Large bacon joint boiled whole, often served with parsley sauce.
Original Receipt from 'The Cook's Oracle' by William Kitchiner (Kitchiner 1830)
Bacon. (No. 13.)
Cover a pound of nice streaked bacon (as the Hampshire housewives say, that " has been starved one day, and fed Another") with cold water, let it boil gently for three-quarters of an hour; take it up, scrape the under-side well, and cut off the rind: grate a crust of bread not only on the top, but all Over it, as directed for the ham in the following receipt, and put it before the fire for a few minutes: it must not be there too long, or it will dry it and spoil it.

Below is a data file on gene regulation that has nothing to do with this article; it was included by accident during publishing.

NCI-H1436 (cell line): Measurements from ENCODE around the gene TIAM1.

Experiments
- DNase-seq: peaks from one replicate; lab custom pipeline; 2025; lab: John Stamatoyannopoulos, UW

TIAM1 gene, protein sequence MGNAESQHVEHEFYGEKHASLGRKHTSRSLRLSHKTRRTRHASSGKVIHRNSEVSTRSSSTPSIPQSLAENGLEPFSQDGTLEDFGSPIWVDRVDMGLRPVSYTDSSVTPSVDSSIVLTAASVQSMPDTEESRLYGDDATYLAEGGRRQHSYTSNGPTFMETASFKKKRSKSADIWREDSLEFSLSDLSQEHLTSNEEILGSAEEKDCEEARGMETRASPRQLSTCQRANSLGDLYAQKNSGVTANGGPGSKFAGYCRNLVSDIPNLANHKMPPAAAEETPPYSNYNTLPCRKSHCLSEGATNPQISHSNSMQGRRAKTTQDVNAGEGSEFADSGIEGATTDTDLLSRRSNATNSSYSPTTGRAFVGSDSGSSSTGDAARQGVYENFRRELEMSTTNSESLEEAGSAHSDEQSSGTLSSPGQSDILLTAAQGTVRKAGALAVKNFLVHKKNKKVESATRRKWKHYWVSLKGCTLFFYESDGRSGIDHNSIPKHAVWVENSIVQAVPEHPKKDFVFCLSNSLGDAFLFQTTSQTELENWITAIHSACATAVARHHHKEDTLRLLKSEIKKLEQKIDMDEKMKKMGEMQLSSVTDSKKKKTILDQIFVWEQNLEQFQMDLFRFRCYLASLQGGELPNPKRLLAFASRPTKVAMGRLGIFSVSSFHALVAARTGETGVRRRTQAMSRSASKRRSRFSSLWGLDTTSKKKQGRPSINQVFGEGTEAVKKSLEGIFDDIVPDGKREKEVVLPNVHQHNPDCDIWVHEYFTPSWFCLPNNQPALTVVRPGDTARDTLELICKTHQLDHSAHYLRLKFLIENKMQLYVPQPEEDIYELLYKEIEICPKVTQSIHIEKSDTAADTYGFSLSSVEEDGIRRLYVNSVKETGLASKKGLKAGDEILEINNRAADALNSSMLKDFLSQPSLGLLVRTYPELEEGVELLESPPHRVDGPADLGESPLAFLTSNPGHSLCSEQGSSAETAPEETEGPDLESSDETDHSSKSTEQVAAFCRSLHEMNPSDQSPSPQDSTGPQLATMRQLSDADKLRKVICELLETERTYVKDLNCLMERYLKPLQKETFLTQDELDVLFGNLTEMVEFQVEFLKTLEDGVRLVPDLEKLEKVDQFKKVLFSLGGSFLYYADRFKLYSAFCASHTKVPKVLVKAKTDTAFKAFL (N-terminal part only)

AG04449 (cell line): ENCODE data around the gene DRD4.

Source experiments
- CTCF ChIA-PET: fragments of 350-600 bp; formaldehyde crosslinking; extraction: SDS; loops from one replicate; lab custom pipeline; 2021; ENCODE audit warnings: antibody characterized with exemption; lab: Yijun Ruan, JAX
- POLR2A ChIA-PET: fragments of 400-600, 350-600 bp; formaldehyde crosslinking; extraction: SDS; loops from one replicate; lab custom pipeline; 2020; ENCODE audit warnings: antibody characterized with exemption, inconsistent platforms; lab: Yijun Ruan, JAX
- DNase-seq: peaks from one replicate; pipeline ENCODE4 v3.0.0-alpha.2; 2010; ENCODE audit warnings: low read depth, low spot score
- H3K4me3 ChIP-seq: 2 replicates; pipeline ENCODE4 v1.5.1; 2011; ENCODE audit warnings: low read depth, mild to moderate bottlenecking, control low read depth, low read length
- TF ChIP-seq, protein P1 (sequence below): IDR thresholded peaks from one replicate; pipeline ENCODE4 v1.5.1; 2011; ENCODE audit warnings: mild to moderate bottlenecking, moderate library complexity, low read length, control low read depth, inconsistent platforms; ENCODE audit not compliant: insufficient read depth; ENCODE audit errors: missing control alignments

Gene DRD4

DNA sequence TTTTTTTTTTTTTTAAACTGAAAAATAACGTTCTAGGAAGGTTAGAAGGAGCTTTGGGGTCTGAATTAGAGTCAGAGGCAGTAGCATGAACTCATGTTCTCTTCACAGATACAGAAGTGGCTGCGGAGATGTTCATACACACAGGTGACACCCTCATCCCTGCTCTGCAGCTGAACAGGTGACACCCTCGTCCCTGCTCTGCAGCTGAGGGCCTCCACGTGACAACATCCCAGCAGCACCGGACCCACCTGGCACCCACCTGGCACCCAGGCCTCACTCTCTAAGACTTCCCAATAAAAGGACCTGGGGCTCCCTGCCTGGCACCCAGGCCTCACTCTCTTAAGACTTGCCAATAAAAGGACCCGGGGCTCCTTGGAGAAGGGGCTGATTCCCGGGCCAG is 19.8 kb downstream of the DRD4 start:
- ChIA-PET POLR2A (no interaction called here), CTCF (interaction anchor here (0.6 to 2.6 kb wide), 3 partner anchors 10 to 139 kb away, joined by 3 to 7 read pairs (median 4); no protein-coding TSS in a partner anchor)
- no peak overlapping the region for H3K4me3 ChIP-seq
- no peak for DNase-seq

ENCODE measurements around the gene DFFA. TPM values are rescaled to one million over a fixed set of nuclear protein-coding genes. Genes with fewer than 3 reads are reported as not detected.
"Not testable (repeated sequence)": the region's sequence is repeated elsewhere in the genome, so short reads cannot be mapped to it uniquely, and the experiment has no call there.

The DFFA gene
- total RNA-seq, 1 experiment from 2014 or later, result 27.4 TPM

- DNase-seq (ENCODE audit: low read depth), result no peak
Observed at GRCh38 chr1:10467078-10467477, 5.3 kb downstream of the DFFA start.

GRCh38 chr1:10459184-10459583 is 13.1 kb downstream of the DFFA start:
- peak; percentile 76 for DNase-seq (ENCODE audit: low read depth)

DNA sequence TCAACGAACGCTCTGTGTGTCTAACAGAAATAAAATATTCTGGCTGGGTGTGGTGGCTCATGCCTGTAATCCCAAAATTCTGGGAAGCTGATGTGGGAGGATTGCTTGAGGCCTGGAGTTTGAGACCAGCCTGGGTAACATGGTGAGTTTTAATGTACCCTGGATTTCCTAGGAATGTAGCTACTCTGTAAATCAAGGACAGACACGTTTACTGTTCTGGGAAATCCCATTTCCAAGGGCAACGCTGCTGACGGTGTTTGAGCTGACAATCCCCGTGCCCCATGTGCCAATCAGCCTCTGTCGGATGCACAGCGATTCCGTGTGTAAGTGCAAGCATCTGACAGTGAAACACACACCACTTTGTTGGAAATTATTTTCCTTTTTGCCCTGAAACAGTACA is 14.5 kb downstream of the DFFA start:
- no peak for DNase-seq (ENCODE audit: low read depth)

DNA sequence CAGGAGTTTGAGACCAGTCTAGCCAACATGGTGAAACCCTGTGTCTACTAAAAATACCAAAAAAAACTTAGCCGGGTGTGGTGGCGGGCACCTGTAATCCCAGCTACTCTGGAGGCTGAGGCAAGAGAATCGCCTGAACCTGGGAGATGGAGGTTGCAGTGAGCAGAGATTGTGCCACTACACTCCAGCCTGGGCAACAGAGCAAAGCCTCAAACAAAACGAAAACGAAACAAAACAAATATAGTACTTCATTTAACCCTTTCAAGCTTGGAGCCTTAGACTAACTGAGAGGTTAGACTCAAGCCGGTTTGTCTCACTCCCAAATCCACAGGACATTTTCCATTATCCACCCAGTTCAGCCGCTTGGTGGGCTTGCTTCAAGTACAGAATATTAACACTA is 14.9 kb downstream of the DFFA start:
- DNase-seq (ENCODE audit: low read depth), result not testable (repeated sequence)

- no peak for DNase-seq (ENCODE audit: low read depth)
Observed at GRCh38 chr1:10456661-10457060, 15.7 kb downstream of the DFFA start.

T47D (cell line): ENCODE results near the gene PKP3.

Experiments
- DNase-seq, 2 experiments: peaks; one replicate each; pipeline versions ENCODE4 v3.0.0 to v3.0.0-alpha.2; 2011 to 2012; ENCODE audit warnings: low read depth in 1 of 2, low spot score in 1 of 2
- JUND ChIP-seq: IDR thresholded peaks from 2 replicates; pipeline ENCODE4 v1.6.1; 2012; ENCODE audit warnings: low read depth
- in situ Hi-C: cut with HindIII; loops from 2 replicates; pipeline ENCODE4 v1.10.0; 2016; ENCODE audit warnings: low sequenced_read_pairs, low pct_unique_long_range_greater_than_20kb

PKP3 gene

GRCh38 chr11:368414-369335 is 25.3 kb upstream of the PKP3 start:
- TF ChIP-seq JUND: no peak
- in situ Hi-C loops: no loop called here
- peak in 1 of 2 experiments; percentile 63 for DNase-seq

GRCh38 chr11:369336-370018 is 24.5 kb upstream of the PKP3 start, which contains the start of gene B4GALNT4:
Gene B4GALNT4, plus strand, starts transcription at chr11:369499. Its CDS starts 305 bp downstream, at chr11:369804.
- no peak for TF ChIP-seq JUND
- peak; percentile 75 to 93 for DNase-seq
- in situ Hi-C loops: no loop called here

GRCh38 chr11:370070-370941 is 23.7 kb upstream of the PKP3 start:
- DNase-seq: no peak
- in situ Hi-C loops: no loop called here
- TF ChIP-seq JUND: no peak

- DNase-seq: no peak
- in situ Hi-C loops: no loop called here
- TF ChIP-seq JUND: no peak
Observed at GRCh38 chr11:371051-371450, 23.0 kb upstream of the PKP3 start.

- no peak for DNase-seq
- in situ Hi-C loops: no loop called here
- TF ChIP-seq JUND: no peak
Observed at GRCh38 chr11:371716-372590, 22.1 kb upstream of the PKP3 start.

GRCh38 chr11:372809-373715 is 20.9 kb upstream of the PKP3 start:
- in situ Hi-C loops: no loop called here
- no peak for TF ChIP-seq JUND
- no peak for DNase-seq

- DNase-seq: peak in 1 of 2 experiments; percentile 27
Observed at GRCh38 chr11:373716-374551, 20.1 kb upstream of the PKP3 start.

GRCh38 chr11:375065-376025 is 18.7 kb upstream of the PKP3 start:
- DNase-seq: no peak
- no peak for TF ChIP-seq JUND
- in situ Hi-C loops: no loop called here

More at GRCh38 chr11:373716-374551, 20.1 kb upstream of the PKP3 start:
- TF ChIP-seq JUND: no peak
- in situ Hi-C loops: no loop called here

Two pounds will require about an hour and a half, according to its thickness; the hock or gammon being very thick, will take more. [...]
The boiling of bacon is a very simple subject to comment upon; but our main object is to teach common cooks the art of dressing common food in the best manner.
Bacon is sometimes as salt as salt can make it, therefore before it is boiled it must be soaked in warm water for an hour or two, changing the water once; then pare off the rusty and smoked part, trim it nicely on the under side, and scrape the rind as clean as possible.
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